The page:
Deficiency Letter Explained
The Securities and Exchange Commission (SEC) of the United States issues deficiency letters to the registrants of intended public stock offerings when there is some major lapse or mistake in a filing, especially a prospectus.
A Little More on Deficiency Letters
A deficiency letter is issued by the SEC to notify the concerned company that the registration statement doesn’t comply with the mandatory federal disclosures. This letter recommends making amendments in the filing in order to get it approved.
The company is expected to address the issues immediately after receiving the letter and notify the SEC of any action taken. The letter disrupts the process of registration, and the date of the prospective issuance gets delayed.
The company doesn’t receive the funds on the stipulated date. Deficiency letters often come with a stop order notice. In such cases, new issues are stopped until the matter gets clearance.
Deficiency Letters to Investment Advisors
Investment advisers receive a deficiency letter from the SEC when his or her regulatory compliance program needs improvement to meet the applicable legal standards. All SEC-regulated investment advisers need to go through SEC examination at specific intervals. This is to ensure that their regulatory compliance programs do not have any deficiencies. About 80% of the time, the SEC issues a deficiency letter after the examination. It is generally to address issues in the regulatory compliance and not for immoral practices. Generally, the deficiency is a minor error.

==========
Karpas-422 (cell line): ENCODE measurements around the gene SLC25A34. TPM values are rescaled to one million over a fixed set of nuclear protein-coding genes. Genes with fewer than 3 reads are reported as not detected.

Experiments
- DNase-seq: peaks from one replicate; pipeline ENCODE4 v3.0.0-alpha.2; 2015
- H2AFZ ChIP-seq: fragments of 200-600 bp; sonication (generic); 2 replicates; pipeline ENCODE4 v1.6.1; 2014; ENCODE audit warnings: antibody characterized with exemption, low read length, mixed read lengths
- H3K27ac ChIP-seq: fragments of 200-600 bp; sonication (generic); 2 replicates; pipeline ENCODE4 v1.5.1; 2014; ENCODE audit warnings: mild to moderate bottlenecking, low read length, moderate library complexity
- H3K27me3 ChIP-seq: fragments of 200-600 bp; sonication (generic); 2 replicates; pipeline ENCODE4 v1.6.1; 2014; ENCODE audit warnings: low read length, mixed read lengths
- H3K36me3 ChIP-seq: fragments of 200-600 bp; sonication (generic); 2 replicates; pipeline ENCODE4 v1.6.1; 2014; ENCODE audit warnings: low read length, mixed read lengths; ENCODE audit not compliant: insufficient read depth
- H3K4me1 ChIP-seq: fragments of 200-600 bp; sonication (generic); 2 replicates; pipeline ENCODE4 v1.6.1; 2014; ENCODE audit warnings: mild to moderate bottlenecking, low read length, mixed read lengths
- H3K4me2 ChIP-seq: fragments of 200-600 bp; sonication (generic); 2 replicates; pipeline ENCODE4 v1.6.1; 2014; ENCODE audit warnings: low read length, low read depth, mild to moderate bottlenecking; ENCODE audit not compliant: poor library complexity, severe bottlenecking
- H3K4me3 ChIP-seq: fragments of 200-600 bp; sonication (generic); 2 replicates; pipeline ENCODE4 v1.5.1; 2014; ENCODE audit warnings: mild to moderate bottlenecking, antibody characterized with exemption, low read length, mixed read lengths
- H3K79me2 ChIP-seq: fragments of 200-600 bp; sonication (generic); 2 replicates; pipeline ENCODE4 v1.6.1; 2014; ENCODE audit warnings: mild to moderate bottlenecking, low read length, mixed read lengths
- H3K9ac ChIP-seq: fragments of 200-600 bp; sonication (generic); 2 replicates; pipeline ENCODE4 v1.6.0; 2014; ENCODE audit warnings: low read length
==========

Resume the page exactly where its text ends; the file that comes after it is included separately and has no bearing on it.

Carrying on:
Notably, investment advisors are required to complete and file forms ADV and PF with the SEC and state regulators. If the advisor fails to amend the form ADV or form PF annually (or more frequently as instructed), she will receive a deficiency letter.
Compliance policies and procedures need to be performed regularly by the firm. Maintaining adequate advertising records and a business continuity plan is also important in order to avoid a deficiency letter.